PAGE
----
Rebecca Solnit’s essay collection Men Explain Things to Me was a book club pick that I went into with no knowledge of Solnit, her style, or what it was about. Honestly, it was an emotional roller coaster. Solnit is funny, witty, serious, factual, uplifting, and includes more reality checks than the average person hopes to encounter in 150 pages. Punctuated with simple, yet powerful, art by Ana Teresa Fernandez, Solnit takes on the gender divide and how inequality continues to play out in our society in small, everyday ways. She takes on rape (more than once), people who are against same-sex marriage, Virginia Woolf, and many more topics.
Naturally, I enjoyed her inclusion of Cassandra from Troy, since that is where the meaning of my name (Kassandra) comes from. She was cursed with the gift of foresight that no one believed. In other words, she knew what was going to happen, but everyone ignored her and thought she was a liar. Apollo cursed her because she refused to have sex with him. Of this, Solnit concludes: “The idea that loss of credibility is tied to asserting rights over your own body was there all along” (117). From the age of the Trojans to 2017, Cassandra’s story is relevant.
My favorite essay was “Grandmother Spider,” in which Solnit discussed the obliteration of women historically. She talks about family trees only recording men, women and children taking the last name of the husband and father, women historically having no legal existence once married, a veil covering a woman until she is basically invisible, and many more topics underneath the blanket of obliteration. In particular, I was struck by her language in describing the picture for that chapter, shown here:
A woman is hanging out the laundry. Everything and nothing happens. Of her flesh we see only several fingers and a pair of strong brown calves and feet. The white sheet hangs in front of her, but the wind blows it against her body, revealing her contours. It is the most ordinary act, this putting out clothes to dry, though she wears black high heels, as though dressed for something other than domestic work, or as if this domestic work was already a kind of dancing. Her crossed legs look as though they are executing a dance step. The sun throws her shadow and the dark shadow of the white sheet onto the ground. The shadow looks like a long-legged dark bird, another species stretching out from her feet. The sheet flies in the wind, her shadow flies, and she does all this in a landscape so bare and stark and without scale that it’s as though you can see the curvature of the Earth on the horizon. It’s the most ordinary and extraordinary act, the hanging out of laundry- and painting. The latter does what the wordless can do, invoking everything and saying nothing, inviting meaning in without committing to any particular one, giving you an open question rather than answers. Here, in this painting by Ana Teresa Fernandez, a woman both exists and is obliterated.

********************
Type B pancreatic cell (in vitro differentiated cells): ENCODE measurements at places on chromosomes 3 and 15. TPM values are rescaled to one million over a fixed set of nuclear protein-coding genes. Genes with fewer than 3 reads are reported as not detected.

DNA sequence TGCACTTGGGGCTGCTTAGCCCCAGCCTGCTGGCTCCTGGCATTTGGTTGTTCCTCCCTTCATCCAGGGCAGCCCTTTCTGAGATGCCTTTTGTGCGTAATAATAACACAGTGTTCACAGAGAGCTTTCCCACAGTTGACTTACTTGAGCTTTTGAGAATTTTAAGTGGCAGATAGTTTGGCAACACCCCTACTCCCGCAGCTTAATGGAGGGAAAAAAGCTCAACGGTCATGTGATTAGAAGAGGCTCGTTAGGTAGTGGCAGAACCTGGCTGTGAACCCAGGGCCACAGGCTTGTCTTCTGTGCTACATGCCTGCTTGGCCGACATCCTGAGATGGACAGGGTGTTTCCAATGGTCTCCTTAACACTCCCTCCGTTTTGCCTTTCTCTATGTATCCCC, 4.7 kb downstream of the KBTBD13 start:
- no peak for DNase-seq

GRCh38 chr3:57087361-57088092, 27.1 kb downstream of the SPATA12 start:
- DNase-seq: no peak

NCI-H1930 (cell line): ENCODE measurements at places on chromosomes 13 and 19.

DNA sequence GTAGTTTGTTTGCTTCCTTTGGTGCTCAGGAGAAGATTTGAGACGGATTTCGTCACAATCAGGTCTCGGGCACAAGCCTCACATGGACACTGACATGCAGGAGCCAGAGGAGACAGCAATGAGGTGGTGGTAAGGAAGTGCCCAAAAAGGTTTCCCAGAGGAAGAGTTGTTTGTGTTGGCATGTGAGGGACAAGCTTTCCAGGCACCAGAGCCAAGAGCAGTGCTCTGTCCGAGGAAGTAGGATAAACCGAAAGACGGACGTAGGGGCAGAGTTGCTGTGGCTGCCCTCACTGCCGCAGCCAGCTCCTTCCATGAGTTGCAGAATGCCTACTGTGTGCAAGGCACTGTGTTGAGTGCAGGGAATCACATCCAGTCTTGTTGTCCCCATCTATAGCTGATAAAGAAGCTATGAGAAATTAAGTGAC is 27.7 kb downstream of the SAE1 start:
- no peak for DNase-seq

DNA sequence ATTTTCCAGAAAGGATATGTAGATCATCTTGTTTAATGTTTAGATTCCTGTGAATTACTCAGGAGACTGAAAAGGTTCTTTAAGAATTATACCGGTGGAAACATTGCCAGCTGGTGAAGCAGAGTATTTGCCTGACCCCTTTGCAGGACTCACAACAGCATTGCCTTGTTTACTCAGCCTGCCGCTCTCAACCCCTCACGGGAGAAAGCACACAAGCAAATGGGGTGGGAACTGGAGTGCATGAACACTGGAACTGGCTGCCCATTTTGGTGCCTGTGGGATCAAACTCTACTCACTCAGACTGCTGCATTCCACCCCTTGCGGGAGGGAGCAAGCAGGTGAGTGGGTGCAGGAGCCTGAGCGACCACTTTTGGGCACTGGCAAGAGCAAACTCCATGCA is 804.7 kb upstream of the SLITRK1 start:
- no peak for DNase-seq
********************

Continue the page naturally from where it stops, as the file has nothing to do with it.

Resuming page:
I found this passage to be simple, yet profound, as Solnit found the image.
Overall, I found Solnit’s collection to be all over the place emotionally. She conjured rage, pain, skepticism, reality, pride, and inspiration in me. She takes a hard look at gender inequality, and anyone willing to bypass the bias in their own minds will see that she presents a relatively fair view of the issues faced by women and all who value equality. The collection could be read all at once, or a little at a time, but regardless the message will ring true.